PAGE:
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Fundamentals of Cognitive Radio Networks

Micha Pawowski

Contents

1. Motivation behind Cognitive Radio 2. Spectrum Sharing 3. Cooperative Spectrum Sensing 4. Routing 5. Artificial Intelligence Methods in CR

Motivation behind CR
With the growing number of wireless devices and increased spectrum occupancy, the unlicensed spectrum is getting scarce. In addition large portion of licensed spectrum is underutilized. CR was created to solve this problem, by exploiting the existence of spectrum holes. Unlicensed users using CRs (Secondary Users), are aware of their spectrum environments and change their transmission and reception parameters to avoid interference with licensed spectrum users (Primary Users).

Motivation behind CR (2)


In addition to maximizing the efficiency of spectrum usage, CR's adaptation engine is supposed to improve wireless communication as a whole. That includes minimizing BER, maximizing data throughput and reducing power consumption.

To achieve these goals, cognitive radio optimizes following parameters:

Motivation behind CR (3)


What differs CR from software-defined radio is ability to self-reconfigure. Moreover, using artificial intelligence methods, CR is able to learn from environment observation and previously made decisions.

Spectrum Sharing in CRN

Spectrum Sensing CR detects unused spectrum and determines the method of sharing it without interfering PUs. Spectrum Analysis Information collected by Spectrum Sensing are used to schedule spectrum access by unlicensed users (SUs). Spectrum Access Spectrum holes are accessed by SU. In order to avoid collisions with PU and other SUs, cognitive medium access control (MAC) protocol is used. Spectrum Mobility CR have to ensure that data transmission can continue in case of changing used frequency.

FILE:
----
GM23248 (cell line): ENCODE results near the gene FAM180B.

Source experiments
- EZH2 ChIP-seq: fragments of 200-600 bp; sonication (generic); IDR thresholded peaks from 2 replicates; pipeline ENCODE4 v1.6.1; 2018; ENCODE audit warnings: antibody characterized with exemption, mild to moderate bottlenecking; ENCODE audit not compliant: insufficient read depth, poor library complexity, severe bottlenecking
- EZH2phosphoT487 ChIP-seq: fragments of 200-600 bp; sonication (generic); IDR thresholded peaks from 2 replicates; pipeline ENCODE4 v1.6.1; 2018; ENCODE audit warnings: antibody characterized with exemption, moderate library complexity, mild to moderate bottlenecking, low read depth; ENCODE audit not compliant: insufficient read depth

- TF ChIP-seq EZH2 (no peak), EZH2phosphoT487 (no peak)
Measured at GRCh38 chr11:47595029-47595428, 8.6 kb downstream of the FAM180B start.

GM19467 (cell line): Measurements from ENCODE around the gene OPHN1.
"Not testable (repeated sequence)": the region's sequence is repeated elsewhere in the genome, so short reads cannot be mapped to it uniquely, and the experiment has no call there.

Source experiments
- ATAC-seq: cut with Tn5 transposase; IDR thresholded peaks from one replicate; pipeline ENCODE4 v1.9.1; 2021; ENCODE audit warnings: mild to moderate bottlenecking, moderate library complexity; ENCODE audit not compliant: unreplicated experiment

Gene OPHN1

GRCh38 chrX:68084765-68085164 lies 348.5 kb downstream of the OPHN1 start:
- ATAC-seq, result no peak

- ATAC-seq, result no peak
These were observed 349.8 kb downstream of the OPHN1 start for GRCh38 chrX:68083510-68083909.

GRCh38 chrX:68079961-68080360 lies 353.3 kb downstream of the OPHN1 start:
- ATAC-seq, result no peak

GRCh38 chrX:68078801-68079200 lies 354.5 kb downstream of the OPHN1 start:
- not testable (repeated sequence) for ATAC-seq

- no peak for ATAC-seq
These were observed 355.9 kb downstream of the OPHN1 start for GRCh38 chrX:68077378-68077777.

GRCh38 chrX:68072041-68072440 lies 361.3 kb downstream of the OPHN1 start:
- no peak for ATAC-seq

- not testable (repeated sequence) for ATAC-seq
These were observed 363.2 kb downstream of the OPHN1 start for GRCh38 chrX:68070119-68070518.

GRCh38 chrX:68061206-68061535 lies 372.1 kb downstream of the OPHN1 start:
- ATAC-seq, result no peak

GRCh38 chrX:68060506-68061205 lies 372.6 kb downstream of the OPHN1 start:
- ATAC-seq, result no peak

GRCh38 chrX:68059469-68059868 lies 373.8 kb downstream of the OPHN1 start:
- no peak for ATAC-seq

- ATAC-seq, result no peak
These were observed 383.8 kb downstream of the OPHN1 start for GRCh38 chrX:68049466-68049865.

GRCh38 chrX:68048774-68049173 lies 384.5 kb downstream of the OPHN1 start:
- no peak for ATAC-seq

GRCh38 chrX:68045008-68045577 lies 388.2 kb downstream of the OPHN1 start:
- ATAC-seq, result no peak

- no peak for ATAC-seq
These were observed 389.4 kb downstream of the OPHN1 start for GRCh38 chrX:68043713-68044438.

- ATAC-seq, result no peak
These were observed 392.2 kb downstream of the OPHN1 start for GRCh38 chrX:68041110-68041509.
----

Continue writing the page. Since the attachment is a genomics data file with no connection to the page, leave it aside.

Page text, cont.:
Cooperative Spectrum Sensing

Since spectrum sensing performed by single CR user may be unreliable, SUs are able to share sensing results with their neighbours or fusion centre to improve PU signal detection. The cooperative spectrum sensing architecture may be either centralized or distributed. In centralized cooperative spectrum sensing SUs sense the target channels and report the sensing results to the central controller, whereas in distributed approach SUs exchange the sensing results among each other, and the decision on spectrum access by each unlicensed user is made locally.

Cooperative Spectrum Sensing


For example, in this picture SU1 may not be able to detect transmission from PU L1 due to channel fading. However, if SU2 senses the spectrum and reports the presence of PU L1 to the controller, SU2 can be notied by this controller and will defer its transmission to avoid any interference to the PUs .

Routing
Due to presence of PUs in the network, SU must use appropriate routing algorithm. For example, SU1 may require to use the route through users 2 and 4 to the destination SU5 (instead of route through SU3). This is because using the shorter route may interfere PU.

Artificial intelligence in CR
The cognitive adaptation engine is at the core of the cognitive radio. It is the intelligence that drives the decision-making process. That's why CR needs to have the ability to learn and adapt their wireless transmission according to the ambient radio environment. There are three major categories of intelligent algorithm used in CR: Machine learning supervised learning unsupervised learning reinforcement learning Genetic algorithm Fuzzy logic These algorithms are used to observe the state of the wireless environment and build knowledge about the environment. This knowledge is used by a CR to adapt its decision on spectrum access and to improve performance of connection.

References
[1] Cognitive Radio Communications and Networks, Principles and Practice, ELSEVIER, Alexander M. Wyglinski, Maziar Nekovee, Y. Thomas Hou. [2] Dynamic spectrum access and management in cognitive radio networks, CAMBRIDGE UNIVERSITY PRESS, Ekram Hossain, Dusit Niyato, Zhu Han [3] Cognitive Radio Network Architecture: Part I General Structure, K. C. Chen, Y. J. Peng, N. Prasad, Y. C. Liang, S. Sun [4] Spectrum Sharing in Cognitive Radio Networks, H.Feizresan, M. J. Omidi

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